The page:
Thursday, August 16, 2012

Mini Flash Wins Every Time

A red blur interrupted my peripheral peace.  I kept my face in my book.  (Alright, not my book.  I kept my face glued to the screen of my iPhone as I played Tiny Wings.  But let’s pretend it was actually a book; a book with words like tolutiloquent).  The red blur interrupted my periphery again with the silence of a hobbit and the speed of a mongoose.  Then it was on me.  A mask wearing, nylon clad pygmy superhero was pummeling the back of my hands that were covering my face.  I was a super-villain and I didn’t even know it.  (That’s the worst, right?  At least the Joker and Lex Luthor knew that it was coming.)  Here this whole time I thought I was a good husband, loving dad, and grateful pastor and it turns out I was actually the arch enemy of Mini Flash.  How did this happen?  Was this the end?

Then in a moment of clarity I grabbed the closest thing I could find and swung as hard as I could.  That pillow must have had some magical powers because Mini Flash flew off the side of my bed and like a hobbited cat with no legs, landed softly on his face.  Then, in a rare moment of cowardice and unchecked emotion for a super hero, Mini Flash ran away in the blur that brought him crying for his mother.  Turns out I’m an awesome super-villain. 

What is that thing in a kid that gets transformed by the costume?  When an adult puts on a costume one of a few things is going on.

1.        They are going to a party with a lot of booze- I mean a lot of booze.
2.       It’s Halloween and they are in that odd 7% of adults who really get into Halloween- booze or not. 
3.       A Trekkie convention, Comic Con, or some other themed gathering of gifted kids and home schoolers.      
4.       And then there’s, you know, couples costumes.

But at no point do these adults actually think they possess super powers or Klingon DNA.  It’s a costume.  However, in a child an existential shift occurs when the spandex, mask, and cape go on.  This existential transformation even has metaphysical implications.  All things being equal but the costume, I’ll bet dollars to donuts that my Mini Flash son beats his non super self in a foot race.  I can see it now…  It’s a Usainian moment as Mini Flash’s arms spread out looking left and right cruising the final 20 meters in a victory over himself sans the flash mask.  (All kidding aside, I’m going to test this when I get home.  No, not by cloning my son.  By using a stopwatch, you goof ball.  I’ll post results).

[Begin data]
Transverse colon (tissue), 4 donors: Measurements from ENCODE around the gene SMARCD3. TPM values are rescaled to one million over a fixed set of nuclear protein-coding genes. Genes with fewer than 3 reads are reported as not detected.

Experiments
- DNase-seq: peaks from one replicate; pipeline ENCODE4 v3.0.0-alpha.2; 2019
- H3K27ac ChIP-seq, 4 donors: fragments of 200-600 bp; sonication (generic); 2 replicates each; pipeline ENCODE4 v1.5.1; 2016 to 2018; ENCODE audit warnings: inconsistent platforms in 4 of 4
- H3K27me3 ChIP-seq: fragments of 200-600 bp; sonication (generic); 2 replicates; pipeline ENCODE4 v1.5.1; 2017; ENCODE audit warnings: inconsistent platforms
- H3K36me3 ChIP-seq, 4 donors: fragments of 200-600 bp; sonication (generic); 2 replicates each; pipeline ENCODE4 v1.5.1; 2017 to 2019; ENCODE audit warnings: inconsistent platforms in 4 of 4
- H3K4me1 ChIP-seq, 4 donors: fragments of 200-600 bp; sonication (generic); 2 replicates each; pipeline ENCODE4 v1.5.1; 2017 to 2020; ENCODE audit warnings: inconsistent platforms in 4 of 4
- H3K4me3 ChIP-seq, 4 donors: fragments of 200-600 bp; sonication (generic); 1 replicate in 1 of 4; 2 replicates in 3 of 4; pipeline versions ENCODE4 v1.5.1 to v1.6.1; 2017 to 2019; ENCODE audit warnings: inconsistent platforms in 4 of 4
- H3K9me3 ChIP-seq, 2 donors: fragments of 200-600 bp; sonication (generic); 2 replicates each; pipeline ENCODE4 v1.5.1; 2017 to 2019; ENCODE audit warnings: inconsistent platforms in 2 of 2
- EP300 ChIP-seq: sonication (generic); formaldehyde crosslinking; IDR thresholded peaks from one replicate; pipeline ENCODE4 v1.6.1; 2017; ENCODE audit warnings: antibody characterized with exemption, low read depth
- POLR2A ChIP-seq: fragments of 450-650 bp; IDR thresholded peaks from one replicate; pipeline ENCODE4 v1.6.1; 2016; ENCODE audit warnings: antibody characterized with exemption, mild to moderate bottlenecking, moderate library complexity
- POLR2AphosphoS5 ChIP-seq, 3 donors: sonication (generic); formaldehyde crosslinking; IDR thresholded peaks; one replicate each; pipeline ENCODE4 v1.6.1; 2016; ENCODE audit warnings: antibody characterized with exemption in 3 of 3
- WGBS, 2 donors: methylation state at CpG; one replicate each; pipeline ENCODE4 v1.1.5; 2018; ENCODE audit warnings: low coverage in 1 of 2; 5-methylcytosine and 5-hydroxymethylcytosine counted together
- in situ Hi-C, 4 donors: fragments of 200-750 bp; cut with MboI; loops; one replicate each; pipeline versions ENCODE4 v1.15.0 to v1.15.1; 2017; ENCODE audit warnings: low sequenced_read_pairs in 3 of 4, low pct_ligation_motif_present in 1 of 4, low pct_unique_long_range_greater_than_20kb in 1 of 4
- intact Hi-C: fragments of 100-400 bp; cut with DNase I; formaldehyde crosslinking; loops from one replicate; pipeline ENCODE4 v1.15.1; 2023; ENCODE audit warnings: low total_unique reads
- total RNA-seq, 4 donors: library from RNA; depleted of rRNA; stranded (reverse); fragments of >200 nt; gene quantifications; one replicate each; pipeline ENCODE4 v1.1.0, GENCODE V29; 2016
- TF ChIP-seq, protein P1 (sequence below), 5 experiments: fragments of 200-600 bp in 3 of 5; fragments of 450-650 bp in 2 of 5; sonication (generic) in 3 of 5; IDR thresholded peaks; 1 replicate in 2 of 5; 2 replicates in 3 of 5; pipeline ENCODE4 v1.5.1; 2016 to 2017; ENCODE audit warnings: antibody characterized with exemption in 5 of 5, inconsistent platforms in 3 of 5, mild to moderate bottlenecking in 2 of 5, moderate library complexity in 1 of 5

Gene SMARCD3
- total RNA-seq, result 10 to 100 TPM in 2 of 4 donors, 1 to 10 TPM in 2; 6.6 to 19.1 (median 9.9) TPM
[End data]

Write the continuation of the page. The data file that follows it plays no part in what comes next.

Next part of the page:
I think that’s kind of what Jesus was getting at when he said, “Let the little children come to me, and do not hinder them, for the kingdom of God belongs to such as these… anyone who will not receive the kingdom of God like a little child will never enter it.”  Children believe.  And their belief has wings on it.  And belief with wings on it is what the Bible calls faith. 

One of the great pictures of the gospel comes from Jesus’ story of the prodigal.  You know this story.  Kid number two asks for a share of the inheritance.  He goes splitsville to an ancient Mediterranean version of Vegas.  What happens there stays there including the money.  He’s destitute and ashamed.  He heads home simply wanting to be a slave in his dad’s house while working on a great contrition speech.  His dad sees him, runs and hugs him, and doesn’t even let him finish the speech.  Without hesitation the dad tells a servant to bring a new robe, sandals, and the family signet ring.  And they set toward the house for a party in the kid’s honor.  Wait, what? 

But that’s the gospel in a nut shell.  We’re selfish and messed up.  God loves us anyway.  And he puts Jesus’ own robe, sandals, and signet ring on us and says I’m throwing a party for you.  We have been clothed with the righteousness of Christ.  We have been credited with his obedience by the grace of the Father. 

Most Christians simply don’t believe that.  I look at my son and I see a funny little kid in a spandex outfit that thinks he’s Flash.  He looks at himself and thinks, “Dude, I’m a super hero.”  And Jesus looks at me and says, “If you want to truly know me, you need a little more of what Flash over there has.  He gets it.” 

Galatians 3:27 says, “You are all sons of God through faith in Christ Jesus, for all of you who were baptized into Christ have clothed yourselves with Christ.”  The truth is, if I actually believed that, I’d run a little bit faster. 

God Speed,

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